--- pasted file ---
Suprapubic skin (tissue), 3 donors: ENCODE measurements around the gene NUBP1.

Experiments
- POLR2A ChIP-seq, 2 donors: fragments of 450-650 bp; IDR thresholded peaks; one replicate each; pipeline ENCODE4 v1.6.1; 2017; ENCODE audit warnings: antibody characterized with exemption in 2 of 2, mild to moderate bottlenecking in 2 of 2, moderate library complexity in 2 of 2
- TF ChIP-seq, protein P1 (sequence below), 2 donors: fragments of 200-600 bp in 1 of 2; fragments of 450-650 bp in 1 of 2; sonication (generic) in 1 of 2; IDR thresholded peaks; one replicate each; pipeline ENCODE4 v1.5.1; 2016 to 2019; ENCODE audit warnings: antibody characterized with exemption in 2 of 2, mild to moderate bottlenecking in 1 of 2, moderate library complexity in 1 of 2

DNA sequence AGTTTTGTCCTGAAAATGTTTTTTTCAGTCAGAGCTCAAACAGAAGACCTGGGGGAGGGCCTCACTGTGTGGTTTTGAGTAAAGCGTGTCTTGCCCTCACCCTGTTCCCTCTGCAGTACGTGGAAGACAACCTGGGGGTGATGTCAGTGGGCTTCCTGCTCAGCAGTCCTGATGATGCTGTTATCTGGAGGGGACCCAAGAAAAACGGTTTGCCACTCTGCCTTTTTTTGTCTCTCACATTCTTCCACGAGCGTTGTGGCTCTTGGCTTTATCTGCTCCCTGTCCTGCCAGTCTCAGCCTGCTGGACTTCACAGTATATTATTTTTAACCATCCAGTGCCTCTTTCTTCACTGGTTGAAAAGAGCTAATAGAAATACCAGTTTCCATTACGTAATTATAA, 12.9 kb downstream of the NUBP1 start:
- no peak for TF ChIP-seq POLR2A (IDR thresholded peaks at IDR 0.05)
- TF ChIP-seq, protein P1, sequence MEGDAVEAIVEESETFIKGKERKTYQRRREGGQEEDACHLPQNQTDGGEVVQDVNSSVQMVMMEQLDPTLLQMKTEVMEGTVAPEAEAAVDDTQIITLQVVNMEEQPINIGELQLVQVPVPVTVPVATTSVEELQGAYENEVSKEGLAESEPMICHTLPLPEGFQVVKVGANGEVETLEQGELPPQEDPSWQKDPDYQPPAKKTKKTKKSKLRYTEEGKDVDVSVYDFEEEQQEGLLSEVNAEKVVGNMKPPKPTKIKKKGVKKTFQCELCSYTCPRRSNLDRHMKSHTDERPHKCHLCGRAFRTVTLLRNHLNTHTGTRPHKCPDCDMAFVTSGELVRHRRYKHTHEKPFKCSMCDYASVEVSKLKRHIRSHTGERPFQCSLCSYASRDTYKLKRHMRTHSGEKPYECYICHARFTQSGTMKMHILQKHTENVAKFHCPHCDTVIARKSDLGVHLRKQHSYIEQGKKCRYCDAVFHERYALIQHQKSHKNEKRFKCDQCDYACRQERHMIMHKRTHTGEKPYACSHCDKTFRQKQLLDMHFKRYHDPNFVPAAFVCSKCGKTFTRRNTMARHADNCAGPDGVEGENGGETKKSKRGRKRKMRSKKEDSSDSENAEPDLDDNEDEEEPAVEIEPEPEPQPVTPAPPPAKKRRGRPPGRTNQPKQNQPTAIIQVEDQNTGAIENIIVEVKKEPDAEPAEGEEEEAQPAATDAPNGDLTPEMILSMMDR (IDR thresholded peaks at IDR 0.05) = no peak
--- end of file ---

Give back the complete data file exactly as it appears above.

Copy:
Suprapubic skin (tissue), 3 donors: ENCODE measurements around the gene NUBP1.

Experiments
- POLR2A ChIP-seq, 2 donors: fragments of 450-650 bp; IDR thresholded peaks; one replicate each; pipeline ENCODE4 v1.6.1; 2017; ENCODE audit warnings: antibody characterized with exemption in 2 of 2, mild to moderate bottlenecking in 2 of 2, moderate library complexity in 2 of 2
- TF ChIP-seq, protein P1 (sequence below), 2 donors: fragments of 200-600 bp in 1 of 2; fragments of 450-650 bp in 1 of 2; sonication (generic) in 1 of 2; IDR thresholded peaks; one replicate each; pipeline ENCODE4 v1.5.1; 2016 to 2019; ENCODE audit warnings: antibody characterized with exemption in 2 of 2, mild to moderate bottlenecking in 1 of 2, moderate library complexity in 1 of 2

DNA sequence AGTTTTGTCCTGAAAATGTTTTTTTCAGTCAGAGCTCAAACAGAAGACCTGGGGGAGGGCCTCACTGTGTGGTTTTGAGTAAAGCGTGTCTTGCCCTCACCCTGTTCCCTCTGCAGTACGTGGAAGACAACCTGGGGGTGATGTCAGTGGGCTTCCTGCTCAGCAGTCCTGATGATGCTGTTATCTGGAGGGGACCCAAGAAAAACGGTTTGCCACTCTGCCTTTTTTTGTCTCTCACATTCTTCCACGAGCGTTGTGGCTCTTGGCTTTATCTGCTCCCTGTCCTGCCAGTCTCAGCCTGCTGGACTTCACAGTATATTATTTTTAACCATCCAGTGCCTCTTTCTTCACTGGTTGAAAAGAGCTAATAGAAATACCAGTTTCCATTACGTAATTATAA, 12.9 kb downstream of the NUBP1 start:
- no peak for TF ChIP-seq POLR2A (IDR thresholded peaks at IDR 0.05)
- TF ChIP-seq, protein P1, sequence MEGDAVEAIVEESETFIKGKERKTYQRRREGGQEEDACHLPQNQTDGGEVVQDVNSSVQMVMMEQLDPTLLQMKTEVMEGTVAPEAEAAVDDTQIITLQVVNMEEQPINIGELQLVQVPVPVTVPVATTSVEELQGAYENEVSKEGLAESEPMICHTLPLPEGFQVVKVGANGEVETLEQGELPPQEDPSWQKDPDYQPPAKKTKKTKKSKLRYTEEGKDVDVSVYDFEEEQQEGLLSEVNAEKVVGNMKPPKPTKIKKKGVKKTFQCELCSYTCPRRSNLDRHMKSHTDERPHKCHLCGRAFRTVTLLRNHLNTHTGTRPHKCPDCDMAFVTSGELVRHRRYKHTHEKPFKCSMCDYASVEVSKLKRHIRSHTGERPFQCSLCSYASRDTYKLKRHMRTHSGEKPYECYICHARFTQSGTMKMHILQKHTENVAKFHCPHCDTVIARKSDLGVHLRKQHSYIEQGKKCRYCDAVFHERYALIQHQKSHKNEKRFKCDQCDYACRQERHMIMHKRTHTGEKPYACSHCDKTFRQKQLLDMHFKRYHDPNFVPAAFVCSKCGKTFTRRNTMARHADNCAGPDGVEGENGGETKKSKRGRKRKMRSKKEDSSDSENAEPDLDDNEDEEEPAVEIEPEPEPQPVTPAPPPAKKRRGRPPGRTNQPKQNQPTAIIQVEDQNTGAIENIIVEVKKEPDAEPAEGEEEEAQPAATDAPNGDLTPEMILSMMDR (IDR thresholded peaks at IDR 0.05) = no peak